About Ecuador and Key Financial Statistics

About Ecuador and Key Financial Statistics

Overview of Economy:

Ecuador is substantially dependent on its petroleum resources, which have accounted for more than half of the country's export earnings and approximately 25% of public sector revenues in recent years.

In 1999/2000, Ecuador's economy suffered from a banking crisis, with GDP contracting by 5.3% and poverty increasing significantly. In March 2000, the Congress approved a series of structural reforms that also provided for the adoption of the US dollar as legal tender. Dollarization stabilized the economy, and positive growth returned in the years that followed, helped by high oil prices, remittances, and increased non-traditional exports. From 2002-06 the economy grew an average of 4.3% per year, the highest five-year average in 25 years. After moderate growth in 2007, the economy reached a growth rate of 6.4% in 2008, buoyed by high global petroleum prices and increased public sector investment. President Rafael CORREA Delgado, who took office in January 2007, defaulted in December 2008 on Ecuador's sovereign debt, which, with a total face value of approximately US$3.2 billion, represented about 30% of Ecuador's public external debt. In May 2009, Ecuador bought back 91% of its "defaulted" bonds via an international reverse auction.

Economic policies under the CORREA administration - for example, an announcement in late 2009 of its intention to terminate 13 bilateral investment treaties, including one with the United States - have generated economic uncertainty and discouraged private investment. China has become Ecuador's largest foreign lender since Quito defaulted in 2008, allowing the government to maintain a high rate of social spending; Ecuador contracted with the Chinese government for more than $9.9 billion in forward oil sales, project financing, and budget support loans as of December 2013.

Foreign investment levels in Ecuador continue to be the lowest in the region as a result of an unstable regulatory environment, weak rule of law, and the crowding-out effect of public investments. In 2014, oil output increased slightly and production is expected to remain steady in 2015, although prices will likely remain lower than in previous years. Faced with a 2013 trade deficit of $1.1 billion, Ecuador erected technical barriers to trade in December 2013, causing tensions with its largest trading partners. Ecuador also decriminalized intellectual property rights violations in February 2014. In March, 2015 Ecuador imposed tariff surcharges from 5%-45% on an estimated 32% of imports for 15 months.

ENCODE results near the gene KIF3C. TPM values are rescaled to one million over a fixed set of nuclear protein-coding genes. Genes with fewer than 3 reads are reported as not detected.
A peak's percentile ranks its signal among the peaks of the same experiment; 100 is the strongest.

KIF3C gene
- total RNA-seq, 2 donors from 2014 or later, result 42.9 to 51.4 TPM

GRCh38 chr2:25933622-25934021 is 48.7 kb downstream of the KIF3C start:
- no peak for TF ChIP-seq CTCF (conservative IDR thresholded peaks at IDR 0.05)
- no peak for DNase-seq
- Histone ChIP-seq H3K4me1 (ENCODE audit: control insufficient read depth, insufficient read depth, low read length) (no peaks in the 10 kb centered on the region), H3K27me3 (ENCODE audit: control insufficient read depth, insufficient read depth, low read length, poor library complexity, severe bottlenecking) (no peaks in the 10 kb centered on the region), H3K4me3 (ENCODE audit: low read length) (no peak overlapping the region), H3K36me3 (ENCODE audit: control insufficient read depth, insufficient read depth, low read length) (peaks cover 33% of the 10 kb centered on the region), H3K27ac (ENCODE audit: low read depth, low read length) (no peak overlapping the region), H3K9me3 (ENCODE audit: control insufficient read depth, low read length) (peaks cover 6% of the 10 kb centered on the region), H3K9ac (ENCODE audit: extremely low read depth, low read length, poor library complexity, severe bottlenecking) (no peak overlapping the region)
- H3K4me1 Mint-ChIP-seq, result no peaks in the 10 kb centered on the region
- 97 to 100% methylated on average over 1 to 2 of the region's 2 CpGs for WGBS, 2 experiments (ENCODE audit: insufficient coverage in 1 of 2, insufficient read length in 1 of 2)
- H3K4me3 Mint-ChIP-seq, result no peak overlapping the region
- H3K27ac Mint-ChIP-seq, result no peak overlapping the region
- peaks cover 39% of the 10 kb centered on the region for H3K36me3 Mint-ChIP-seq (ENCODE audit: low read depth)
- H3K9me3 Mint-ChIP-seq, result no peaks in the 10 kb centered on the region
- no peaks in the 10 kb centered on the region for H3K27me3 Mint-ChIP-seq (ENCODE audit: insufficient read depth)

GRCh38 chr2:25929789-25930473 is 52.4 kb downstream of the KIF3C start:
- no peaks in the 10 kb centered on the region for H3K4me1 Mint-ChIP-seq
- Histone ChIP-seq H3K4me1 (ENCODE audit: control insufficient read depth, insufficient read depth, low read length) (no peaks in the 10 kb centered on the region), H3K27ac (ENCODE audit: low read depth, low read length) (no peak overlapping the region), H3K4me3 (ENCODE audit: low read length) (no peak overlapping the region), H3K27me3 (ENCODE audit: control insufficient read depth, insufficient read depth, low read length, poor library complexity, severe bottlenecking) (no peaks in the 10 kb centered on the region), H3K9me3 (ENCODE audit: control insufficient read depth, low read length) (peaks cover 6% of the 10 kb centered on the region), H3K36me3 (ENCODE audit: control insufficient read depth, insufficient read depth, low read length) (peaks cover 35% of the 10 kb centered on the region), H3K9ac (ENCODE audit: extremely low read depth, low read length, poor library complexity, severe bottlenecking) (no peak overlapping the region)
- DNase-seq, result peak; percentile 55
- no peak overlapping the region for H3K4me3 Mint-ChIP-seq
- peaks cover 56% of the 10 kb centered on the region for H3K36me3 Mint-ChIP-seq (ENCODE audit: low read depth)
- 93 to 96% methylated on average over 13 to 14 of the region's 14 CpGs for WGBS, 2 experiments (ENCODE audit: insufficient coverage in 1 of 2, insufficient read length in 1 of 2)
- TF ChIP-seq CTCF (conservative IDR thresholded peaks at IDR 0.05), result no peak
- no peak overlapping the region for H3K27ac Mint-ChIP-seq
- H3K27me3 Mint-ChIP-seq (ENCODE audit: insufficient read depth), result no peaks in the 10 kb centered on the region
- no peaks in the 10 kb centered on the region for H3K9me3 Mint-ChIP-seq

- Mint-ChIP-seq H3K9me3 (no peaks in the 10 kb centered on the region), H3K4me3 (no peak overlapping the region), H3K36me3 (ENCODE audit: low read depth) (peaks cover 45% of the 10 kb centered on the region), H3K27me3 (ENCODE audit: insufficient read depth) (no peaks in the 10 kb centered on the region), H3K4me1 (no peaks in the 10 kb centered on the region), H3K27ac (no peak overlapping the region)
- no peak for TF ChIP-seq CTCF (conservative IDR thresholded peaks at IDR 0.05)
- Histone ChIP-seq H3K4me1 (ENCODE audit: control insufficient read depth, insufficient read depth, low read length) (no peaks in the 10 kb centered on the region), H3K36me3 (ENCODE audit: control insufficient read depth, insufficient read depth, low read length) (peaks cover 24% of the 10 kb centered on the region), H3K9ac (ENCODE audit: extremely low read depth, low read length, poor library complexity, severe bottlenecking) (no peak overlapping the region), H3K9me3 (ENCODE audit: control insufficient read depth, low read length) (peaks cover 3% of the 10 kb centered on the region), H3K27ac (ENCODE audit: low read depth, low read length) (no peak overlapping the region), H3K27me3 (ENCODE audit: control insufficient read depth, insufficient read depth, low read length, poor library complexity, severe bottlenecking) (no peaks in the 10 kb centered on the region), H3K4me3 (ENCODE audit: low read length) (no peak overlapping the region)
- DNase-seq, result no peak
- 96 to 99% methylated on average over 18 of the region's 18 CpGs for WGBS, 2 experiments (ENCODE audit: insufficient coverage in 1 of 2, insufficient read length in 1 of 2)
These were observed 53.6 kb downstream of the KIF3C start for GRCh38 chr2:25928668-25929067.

Gross Domestic Product (In USD):

$181.2 billion (2014 est.)

$174.5 billion (2013 est.)

$166.8 billion (2012 est.)

Composition of Gross Domestic Product:

% Agricuture: 6

% Industry: 34.3

% Services: 59.7

Composition of Labor Force by Occupation:

% Agriculture: 27.8

% Industry: 17.8

% Services:54.4

Per Capita Income:

$11,300 (2014 est.)

$10,900 (2013 est.)

$10,400 (2012 est.)


$26.6 billion (2014 est.)

$25.69 billion (2013 est.)

Key Export Commodities:

petroleum, bananas, cut flowers, shrimp, cacao, coffee, wood, fish

Export Partners:

US 43.9%, Chile 8.9%, Peru 6.1%, Panama 5.5% (2014)


$26.67 billion (2014 est.)

$26.18 billion (2013 est.)

Key Import Commodities:

industrial materials, fuels and lubricants, nondurable consumer goods

Import Partners:

US 31.9%, China 13%, Colombia 8%, Panama 5.1% (2014)

Inflation Rate (Consumer Price Index):

3.6% (2014 est.)

2.7% (2013 est.)

Exchange Rate to USD:

the US dollar became Ecuador's currency in 2001

Unemployment Rate:

4.3% (2014 est.)

4% (2013 est.)

S&P Rating:

Standard & Poor's Ratings:

    • AAA: The best quality borrowers, reliable and stable

    • AA: Quality borrowers, a bit higher risk than AAA

    • A: Economic situation can affect finance

    • BBB: Medium class borrowers, which are satisfactory at the moment

    • BB: More prone to changes in the economy

    • B: Financial situation varies noticeably

    • CCC: An obligor rated currently vulnerable, and is dependent upon favorable business, financial, and economic conditions to meet its financial commitments.

Ref 2012-2014: CIA World Factbook, Wikipedia, PWC, EY, Standard & Poors ratings